Montgomery Education Foundation's Brain Forest Summer Learning Academy was spotlighted Wednesday at Carver High School.  The academic-enrichment program is for rising 4th, 5th, and 6th graders in the Montgomery Public School system.  Community Program Director Dillion Nettles, says the program aims to prevent learning loss during summer months.  To find out how your child can participate in next summer's program visit Montgomery-ed.org

A police officer is free on bond after being arrested following a rash of road-sign thefts in southeast Alabama.  Brantley Police Chief Titus Averett says officer Jeremy Ray Walker of Glenwood is on paid leave following his arrest in Pike County.  The 30-year-old Walker is charged with receiving stolen property.  Lt. Troy Johnson of the Pike County Sheriff's Office says an investigation began after someone reported that Walker was selling road signs from Crenshaw County.  Investigators contacted the county engineer and learned signs had been reported stolen from several roads.

NPR Politics presents the Lunchbox List: our favorite campaign news and stories curated from NPR and around the Web in digestible bites (100 words or less!). Look for it every weekday afternoon from now until the conventions.

Convention Countdown

The Republican National Convention is in 4 days in Cleveland.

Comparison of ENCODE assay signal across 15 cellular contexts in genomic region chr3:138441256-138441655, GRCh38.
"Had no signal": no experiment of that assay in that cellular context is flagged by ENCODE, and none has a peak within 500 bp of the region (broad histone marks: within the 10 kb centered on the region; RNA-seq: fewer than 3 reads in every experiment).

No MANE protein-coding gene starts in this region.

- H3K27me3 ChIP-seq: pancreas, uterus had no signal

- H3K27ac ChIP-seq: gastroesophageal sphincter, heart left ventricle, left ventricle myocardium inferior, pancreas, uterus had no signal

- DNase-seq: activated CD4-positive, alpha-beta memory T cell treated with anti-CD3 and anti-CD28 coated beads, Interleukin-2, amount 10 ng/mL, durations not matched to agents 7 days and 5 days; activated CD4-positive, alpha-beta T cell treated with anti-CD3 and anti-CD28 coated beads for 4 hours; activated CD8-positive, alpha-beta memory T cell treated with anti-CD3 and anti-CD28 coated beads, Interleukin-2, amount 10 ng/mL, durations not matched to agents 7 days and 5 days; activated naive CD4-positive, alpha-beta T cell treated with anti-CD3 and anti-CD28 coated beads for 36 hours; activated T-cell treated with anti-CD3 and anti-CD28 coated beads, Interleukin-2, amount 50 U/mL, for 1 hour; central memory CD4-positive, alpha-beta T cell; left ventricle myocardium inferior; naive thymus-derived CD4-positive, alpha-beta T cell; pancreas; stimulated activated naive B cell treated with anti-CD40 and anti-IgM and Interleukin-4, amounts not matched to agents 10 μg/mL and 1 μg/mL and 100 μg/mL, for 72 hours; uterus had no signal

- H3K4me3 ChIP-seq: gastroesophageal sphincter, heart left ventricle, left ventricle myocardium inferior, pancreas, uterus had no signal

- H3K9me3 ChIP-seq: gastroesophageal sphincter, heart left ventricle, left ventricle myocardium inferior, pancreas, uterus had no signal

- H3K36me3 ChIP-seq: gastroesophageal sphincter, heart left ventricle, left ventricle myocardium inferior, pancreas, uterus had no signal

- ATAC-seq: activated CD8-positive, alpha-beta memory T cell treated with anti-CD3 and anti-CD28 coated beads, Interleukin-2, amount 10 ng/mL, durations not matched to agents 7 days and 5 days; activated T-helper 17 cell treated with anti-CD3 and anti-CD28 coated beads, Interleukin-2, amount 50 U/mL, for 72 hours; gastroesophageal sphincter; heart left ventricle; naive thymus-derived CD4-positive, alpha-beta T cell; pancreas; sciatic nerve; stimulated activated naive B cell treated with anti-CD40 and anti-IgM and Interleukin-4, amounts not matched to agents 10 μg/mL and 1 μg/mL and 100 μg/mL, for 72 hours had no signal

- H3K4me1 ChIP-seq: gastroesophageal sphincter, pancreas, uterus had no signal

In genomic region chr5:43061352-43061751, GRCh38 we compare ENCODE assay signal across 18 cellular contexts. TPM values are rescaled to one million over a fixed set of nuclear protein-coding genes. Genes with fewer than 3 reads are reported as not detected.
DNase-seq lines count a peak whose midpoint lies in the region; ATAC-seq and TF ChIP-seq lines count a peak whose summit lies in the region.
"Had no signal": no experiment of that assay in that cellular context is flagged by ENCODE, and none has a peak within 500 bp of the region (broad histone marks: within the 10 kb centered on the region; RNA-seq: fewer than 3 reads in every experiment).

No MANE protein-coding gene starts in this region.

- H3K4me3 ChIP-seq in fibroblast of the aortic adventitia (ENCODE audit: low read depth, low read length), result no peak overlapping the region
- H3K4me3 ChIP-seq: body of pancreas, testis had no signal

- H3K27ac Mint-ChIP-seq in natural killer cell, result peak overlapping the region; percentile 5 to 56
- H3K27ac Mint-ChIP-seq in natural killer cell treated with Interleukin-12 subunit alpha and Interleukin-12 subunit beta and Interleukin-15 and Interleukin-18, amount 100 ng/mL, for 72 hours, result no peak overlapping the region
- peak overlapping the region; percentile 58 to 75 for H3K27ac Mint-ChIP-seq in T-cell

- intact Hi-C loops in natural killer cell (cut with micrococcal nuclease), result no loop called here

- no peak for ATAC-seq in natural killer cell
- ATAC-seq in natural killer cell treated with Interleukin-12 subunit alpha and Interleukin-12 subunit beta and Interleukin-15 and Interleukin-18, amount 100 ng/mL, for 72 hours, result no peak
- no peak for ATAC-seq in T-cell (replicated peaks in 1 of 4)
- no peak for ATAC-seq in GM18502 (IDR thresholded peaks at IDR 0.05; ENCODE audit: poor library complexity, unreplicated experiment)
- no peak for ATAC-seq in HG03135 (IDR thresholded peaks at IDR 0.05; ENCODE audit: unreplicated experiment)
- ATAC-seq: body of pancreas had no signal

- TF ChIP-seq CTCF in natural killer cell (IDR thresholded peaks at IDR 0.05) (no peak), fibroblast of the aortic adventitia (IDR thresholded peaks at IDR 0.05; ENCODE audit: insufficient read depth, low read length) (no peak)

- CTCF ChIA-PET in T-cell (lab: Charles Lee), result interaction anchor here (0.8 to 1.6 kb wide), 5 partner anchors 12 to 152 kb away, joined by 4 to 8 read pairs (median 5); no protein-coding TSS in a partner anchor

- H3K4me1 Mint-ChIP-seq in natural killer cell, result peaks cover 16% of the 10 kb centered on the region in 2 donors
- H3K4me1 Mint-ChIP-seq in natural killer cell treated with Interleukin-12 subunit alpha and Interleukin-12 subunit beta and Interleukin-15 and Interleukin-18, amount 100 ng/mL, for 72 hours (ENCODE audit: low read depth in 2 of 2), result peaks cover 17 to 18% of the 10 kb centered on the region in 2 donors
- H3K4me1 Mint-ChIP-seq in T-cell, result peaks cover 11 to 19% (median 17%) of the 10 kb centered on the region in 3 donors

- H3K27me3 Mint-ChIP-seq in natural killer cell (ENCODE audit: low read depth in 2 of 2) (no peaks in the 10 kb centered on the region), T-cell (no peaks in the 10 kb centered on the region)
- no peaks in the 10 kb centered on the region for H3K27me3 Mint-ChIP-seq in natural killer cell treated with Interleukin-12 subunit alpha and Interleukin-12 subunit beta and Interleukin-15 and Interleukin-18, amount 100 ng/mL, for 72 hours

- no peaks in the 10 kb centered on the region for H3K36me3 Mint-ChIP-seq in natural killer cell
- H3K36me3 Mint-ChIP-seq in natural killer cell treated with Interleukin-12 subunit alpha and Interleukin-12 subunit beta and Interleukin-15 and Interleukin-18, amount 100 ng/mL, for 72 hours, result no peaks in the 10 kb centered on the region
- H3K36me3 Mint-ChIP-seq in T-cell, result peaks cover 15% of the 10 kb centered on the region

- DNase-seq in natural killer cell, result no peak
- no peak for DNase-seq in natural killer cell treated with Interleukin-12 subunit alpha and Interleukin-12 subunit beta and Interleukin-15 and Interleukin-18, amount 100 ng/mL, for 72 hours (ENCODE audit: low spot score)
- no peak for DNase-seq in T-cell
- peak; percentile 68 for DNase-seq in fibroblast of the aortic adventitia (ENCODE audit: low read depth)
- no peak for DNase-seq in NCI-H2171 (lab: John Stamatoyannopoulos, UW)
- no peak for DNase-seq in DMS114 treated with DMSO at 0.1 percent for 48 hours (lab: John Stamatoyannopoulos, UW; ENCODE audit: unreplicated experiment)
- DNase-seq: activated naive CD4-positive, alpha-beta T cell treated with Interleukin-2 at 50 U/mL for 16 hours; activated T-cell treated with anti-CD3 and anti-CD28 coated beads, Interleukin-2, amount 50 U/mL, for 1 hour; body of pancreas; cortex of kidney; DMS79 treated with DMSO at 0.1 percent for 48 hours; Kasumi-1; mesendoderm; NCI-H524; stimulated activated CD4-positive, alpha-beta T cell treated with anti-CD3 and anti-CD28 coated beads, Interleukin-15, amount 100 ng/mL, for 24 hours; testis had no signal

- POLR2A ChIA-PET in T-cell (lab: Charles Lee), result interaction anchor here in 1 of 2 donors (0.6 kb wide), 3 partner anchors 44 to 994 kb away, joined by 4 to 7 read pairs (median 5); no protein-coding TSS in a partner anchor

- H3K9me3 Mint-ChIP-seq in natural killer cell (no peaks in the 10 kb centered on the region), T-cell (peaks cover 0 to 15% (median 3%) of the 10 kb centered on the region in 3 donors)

The Democratic National Convention is in 11 days in Philadelphia.

NASA has released the first picture of Jupiter taken since the Juno spacecraft went into orbit around the planet on July 4.

The picture was taken on July 10. Juno was 2.7 million miles from Jupiter at the time. The color image shows some of the atmospheric features of the planet, including the giant red spot. You can also see three of Jupiter's moons in the picture: Io, Europa and Ganymede.

The Senate is set to approve a bill intended to change the way police and health care workers treat people struggling with opioid addictions.

My husband and I once took great pleasure in preparing meals from scratch. We made pizza dough and sauce. We baked bread. We churned ice cream.

Then we became parents.

Now there are some weeks when pre-chopped veggies and a rotisserie chicken are the only things between us and five nights of Chipotle.

Parents are busy. For some of us, figuring out how to get dinner on the table is a daily struggle. So I reached out to food experts, parents and nutritionists for help. Here is some of their (and my) best advice for making weeknight meals happen.

"O Canada," the national anthem of our neighbors up north, comes in two official versions — English and French. They share a melody, but differ in meaning.

Let the record show: neither version of those lyrics contains the phrase "all lives matter."

But at the 2016 All-Star Game, the song got an unexpected edit.

At Petco Park in San Diego, one member of the Canadian singing group The Tenors — by himself, according to the other members of the group — revised the anthem.

School's out, and a lot of parents are getting through the long summer days with extra helpings of digital devices.

How should we feel about that?

Police in Baton Rouge say they have arrested three people who stole guns with the goal of killing police officers. They are still looking for a fourth suspect in the alleged plot, NPR's Greg Allen reports.